Webster's Dictionary, 1913

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Word starts with Word or meaning contains
Outstand intransitive verb To stand out, or project, from a surface or mass; hence, to remain standing out.

Outstand transitive verb
1. To resist effectually; to withstand; to sustain without yielding. [ R.] Woodward.

2. To stay beyond. "I have outstood my time." Shak.

Outstanding adjective That stands out; undischarged; uncollected; not paid; as, outstanding obligations.

Revenues . . . as well outstanding as collected.
A. Hamilton.

Outstare transitive verb To excel or overcome in staring; to face down.

I would outstare the sternest eyes that look.
Shak.

Outstart intransitive verb To start out or up. Chaucer.

Outstay transitive verb To stay beyond or longer than.

She concluded to outstay him.
Mad. D' Arblay.

Outstep transitive verb To exceed in stepping.

Outstorm transitive verb To exceed in storming.

Insults the tempest and outstorms the skies.
J. Barlow.

Outstreet noun A street remote from the center of a town. Johnson.

Outstretch transitive verb To stretch out. Milton.

Outstride transitive verb To surpass in striding.

Outstrike transitive verb To strike out; to strike faster than. Shak.

Outstrip transitive verb [ imperfect & past participle Outstripped ; present participle & verbal noun Outstripping .] To go faster than; to outrun; to advance beyond; to leave behing.

Appetites which . . . had outstripped the hours.
Southey.

He still outstript me in the race.
Tennyson.

Outsuffer transitive verb To exceed in suffering.

Outswear transitive verb To exceed in swearing.

Outsweeten transitive verb To surpass in sweetness. [ R.] Shak.

Outswell transitive verb
1. To exceed in swelling.

2. To swell beyond; to overflow. [ Obsolete] Hewyt.

Outtake preposition Except. [ Obsolete] R. of Brunne.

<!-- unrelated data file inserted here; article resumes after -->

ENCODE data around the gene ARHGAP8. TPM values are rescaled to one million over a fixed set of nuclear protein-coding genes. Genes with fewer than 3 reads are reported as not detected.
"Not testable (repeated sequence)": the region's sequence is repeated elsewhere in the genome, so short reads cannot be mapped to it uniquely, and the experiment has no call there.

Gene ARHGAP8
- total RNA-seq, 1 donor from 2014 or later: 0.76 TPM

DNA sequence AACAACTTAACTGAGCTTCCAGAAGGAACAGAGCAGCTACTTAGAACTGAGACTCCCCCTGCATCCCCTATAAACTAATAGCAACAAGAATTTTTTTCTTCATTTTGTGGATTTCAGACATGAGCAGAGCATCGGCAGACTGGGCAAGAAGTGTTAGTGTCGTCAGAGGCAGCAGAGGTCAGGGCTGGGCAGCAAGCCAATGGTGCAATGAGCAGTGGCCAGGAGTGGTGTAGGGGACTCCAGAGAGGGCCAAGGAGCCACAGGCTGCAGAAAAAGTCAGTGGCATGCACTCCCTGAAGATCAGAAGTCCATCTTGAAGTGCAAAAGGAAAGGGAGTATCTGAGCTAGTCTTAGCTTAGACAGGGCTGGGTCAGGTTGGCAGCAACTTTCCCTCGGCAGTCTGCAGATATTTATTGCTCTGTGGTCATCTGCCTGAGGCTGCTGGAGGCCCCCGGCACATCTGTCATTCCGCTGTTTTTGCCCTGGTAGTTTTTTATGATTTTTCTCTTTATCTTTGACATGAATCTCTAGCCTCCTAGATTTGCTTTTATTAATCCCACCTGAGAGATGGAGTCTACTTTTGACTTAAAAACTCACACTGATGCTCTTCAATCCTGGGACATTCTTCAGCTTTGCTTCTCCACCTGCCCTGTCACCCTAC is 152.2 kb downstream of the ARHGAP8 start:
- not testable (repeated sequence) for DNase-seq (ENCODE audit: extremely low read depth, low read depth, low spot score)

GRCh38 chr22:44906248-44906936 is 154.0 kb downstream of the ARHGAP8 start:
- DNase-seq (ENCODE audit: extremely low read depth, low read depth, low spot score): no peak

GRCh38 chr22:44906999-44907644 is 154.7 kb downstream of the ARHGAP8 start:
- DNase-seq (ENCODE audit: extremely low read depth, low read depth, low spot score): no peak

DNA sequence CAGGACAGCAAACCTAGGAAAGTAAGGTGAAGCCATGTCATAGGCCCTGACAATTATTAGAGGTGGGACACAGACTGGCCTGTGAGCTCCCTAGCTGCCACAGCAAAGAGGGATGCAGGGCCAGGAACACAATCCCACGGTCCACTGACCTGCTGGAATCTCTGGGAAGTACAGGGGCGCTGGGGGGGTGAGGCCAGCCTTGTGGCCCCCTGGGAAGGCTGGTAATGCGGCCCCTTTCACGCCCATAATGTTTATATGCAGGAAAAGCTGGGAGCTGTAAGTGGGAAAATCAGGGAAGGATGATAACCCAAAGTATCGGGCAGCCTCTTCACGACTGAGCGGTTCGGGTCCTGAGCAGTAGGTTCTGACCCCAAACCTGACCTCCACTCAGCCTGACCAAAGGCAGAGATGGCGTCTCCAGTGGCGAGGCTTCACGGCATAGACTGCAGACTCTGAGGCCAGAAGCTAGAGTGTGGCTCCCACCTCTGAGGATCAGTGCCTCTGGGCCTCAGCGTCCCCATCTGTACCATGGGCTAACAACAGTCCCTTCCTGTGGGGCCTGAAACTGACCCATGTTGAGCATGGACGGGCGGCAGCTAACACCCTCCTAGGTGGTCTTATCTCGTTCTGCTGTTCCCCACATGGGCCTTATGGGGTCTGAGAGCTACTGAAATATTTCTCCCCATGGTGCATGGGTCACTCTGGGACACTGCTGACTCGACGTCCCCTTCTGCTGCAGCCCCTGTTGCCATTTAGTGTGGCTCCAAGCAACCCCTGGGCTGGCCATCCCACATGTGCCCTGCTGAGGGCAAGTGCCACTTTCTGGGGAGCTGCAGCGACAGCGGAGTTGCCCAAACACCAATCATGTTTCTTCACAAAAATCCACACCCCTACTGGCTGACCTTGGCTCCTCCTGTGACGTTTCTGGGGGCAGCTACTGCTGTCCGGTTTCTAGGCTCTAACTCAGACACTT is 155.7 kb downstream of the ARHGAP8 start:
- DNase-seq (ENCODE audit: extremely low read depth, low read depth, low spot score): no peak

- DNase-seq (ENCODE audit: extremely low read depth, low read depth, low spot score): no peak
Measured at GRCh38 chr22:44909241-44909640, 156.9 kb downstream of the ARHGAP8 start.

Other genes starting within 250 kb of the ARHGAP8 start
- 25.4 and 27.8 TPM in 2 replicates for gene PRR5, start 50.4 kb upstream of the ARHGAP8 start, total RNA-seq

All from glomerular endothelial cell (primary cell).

Outtaken past participle or prep . Excepted; save. [ Obsolete] Wyclif. Chaucer.

Outtalk transitive verb To overpower by talking; to exceed in talking; to talk down. Shak.

Outtell transitive verb To surpass in telling, counting, or reckoning. "I have outtold the clock." Beau. & Fl.

Outterm noun An external or superficial thing; outward manner; superficial remark, etc. [ Obsolete]

Not to bear cold forms, nor men's outterms .
B. Jonson.

Outthrow transitive verb
1. To throw out. Spenser.

2. To excel in throwing, as in ball playing.

Outtoil transitive verb To exceed in toiling.

Outtongue transitive verb To silence by talk, clamor, or noise. [ R.] Shak.

Outtop transitive verb To overtop. [ Obsolete]

Outtravel transitive verb To exceed in speed o... distance traveled. Mad. D' Arblay.

Outtwine transitive verb To disentangle. [ Obsolete]

Outvalue transitive verb To exceed in value. Boyle.

Outvenom transitive verb To exceed in venom.

Outvie transitive verb To exceed in vying. Dryden.

Outvillain transitive verb To exceed in villainy.

Outvoice transitive verb To exceed in noise. Shak.

Outvote transitive verb To exceed in the number of votes given; to defeat by votes. South.

Outwalk transitive verb To excel in walking; to leave behind in walking. B. Jonson.

Outwall noun The exterior wall; the outside surface, or appearance. Shak.

Outward adjective
1. Forming the superficial part; external; exterior; -- opposed to inward ; as, an outward garment or layer.

Though our outward man perish, yet the inward man is renewed day by day.
Cor. iv. 16.

2. Of or pertaining to the outer surface or to what is external; manifest; public. "Sins outward ." Chaucer.

An outward honor for an inward toil.
Shak.

3. Foreign; not civil or intestine; as, an outward war. [ Obsolete] Hayward.

4. Tending to the exterior or outside.

The fire will force its outward way.
Dryden.

-- Out"ward*ly , adverb -- Out"ward*ness , noun

Outward stroke . (Steam Engine) See under Stroke .

Outward noun External form; exterior. [ R.]

So fair an outward and such stuff within.
Shak.

Outward, Outwards adverb [ Anglo-Saxon ...teweard . See Out , and -ward , -wards .] From the interior part; in a direction from the interior toward the exterior; out; to the outside; beyond; off; away; as, a ship bound outward .

The wrong side may be turned outward .
Shak.

Light falling on them is not reflected outwards .
Sir I. Newton.

Outward bound , bound in an outward direction or to foreign parts; -- said especially of vessels, and opposed to homeward bound .

Outwards adverb See Outward , adverb

Outwatch transitive verb To exceed in watching.

Outway noun A way out; exit. [ R.]

In divers streets and outways multiplied.
P. Fletcher.

Outwear transitive verb
1. To wear out; to consume or destroy by wearing. Milton.

2. To last longer than; to outlast; as, this cloth will outwear the other. "If I the night outwear ." Pope.

Outweary transitive verb To weary out. Cowley.

Outweed transitive verb To weed out. [ Obsolete]

Outweep transitive verb To exceed in weeping.

Outweigh transitive verb To exceed in weight or value.

Outwell transitive verb To pour out. [ Obsolete] Spenser.

Outwell intransitive verb To issue forth. Thomson.

Outwent imperfect of Outgo .

Outwhore transitive verb To exceed in lewdness.